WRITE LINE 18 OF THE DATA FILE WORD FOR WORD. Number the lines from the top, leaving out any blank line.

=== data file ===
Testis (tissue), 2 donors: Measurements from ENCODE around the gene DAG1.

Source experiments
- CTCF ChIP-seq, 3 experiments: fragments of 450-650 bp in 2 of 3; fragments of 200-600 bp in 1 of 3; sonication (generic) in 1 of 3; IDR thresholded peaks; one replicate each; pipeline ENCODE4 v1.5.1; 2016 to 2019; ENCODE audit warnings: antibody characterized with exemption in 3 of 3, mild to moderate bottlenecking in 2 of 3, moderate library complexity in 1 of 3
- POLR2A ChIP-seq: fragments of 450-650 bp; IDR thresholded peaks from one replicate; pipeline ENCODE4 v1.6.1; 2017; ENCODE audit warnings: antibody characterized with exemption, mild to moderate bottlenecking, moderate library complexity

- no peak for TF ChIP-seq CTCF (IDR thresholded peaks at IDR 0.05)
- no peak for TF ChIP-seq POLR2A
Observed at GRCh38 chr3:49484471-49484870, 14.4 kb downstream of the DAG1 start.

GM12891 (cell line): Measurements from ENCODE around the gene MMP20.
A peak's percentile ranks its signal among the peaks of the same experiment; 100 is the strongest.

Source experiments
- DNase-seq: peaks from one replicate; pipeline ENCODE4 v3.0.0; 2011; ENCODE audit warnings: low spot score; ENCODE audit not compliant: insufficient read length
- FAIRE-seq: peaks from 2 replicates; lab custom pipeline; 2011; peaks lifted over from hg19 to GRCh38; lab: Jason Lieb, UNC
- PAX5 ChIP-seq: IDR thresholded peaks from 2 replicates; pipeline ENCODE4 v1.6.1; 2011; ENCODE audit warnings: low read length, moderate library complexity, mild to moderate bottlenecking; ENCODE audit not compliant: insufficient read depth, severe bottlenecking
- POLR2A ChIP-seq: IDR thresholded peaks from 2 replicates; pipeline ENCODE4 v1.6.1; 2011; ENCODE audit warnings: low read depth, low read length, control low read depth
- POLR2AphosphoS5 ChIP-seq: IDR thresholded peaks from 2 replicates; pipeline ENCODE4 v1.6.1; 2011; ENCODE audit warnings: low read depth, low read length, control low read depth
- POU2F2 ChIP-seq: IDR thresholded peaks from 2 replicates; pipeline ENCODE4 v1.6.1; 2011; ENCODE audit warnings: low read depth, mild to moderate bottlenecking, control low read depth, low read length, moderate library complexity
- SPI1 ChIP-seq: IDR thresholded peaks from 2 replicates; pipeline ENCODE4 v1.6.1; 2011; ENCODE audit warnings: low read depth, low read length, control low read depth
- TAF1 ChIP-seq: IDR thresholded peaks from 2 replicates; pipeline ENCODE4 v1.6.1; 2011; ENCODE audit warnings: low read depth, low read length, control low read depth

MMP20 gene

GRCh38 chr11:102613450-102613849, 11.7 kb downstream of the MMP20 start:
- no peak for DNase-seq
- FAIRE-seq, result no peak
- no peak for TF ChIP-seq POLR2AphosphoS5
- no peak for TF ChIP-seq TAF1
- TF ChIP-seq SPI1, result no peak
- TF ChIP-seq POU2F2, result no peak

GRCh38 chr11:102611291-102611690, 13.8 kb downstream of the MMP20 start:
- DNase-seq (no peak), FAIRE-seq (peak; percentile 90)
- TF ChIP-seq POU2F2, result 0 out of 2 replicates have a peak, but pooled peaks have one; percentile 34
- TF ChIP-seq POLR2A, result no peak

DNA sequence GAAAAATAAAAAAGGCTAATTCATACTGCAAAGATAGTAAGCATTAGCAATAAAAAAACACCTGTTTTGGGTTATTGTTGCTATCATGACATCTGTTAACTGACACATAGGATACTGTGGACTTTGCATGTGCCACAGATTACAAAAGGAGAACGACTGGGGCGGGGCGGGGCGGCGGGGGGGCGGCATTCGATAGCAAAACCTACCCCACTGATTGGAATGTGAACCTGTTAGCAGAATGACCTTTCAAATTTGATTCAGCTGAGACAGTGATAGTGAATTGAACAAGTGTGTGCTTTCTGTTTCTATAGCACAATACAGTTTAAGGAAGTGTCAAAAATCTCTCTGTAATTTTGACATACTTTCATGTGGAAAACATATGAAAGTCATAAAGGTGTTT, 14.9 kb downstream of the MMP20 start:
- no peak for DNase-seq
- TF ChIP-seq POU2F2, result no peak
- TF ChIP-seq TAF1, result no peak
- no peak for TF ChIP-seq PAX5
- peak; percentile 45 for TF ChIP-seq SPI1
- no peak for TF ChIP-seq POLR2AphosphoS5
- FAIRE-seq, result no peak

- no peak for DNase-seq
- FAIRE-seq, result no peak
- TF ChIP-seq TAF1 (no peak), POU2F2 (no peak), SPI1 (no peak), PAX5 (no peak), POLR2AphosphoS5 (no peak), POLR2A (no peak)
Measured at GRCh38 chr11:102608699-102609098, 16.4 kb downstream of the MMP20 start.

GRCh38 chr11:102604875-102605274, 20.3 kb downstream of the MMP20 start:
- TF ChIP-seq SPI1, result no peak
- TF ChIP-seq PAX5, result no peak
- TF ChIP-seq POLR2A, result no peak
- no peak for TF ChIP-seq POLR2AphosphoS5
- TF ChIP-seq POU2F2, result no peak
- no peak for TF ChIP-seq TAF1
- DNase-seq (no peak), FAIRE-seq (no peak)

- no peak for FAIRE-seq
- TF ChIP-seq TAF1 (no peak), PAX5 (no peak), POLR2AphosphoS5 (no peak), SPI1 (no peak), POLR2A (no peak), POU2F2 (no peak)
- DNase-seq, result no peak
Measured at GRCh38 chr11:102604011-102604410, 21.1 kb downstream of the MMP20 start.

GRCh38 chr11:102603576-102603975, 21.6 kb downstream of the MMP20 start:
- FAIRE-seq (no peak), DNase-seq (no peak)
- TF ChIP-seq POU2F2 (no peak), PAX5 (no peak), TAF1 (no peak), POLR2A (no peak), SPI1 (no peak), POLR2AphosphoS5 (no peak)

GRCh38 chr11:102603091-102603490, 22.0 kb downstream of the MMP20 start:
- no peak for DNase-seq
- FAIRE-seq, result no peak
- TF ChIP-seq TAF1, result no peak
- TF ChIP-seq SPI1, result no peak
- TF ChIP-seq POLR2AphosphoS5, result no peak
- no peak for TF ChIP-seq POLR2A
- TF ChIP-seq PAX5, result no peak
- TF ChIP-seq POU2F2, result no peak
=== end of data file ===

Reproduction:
- TAF1 ChIP-seq: IDR thresholded peaks from 2 replicates; pipeline ENCODE4 v1.6.1; 2011; ENCODE audit warnings: low read depth, low read length, control low read depth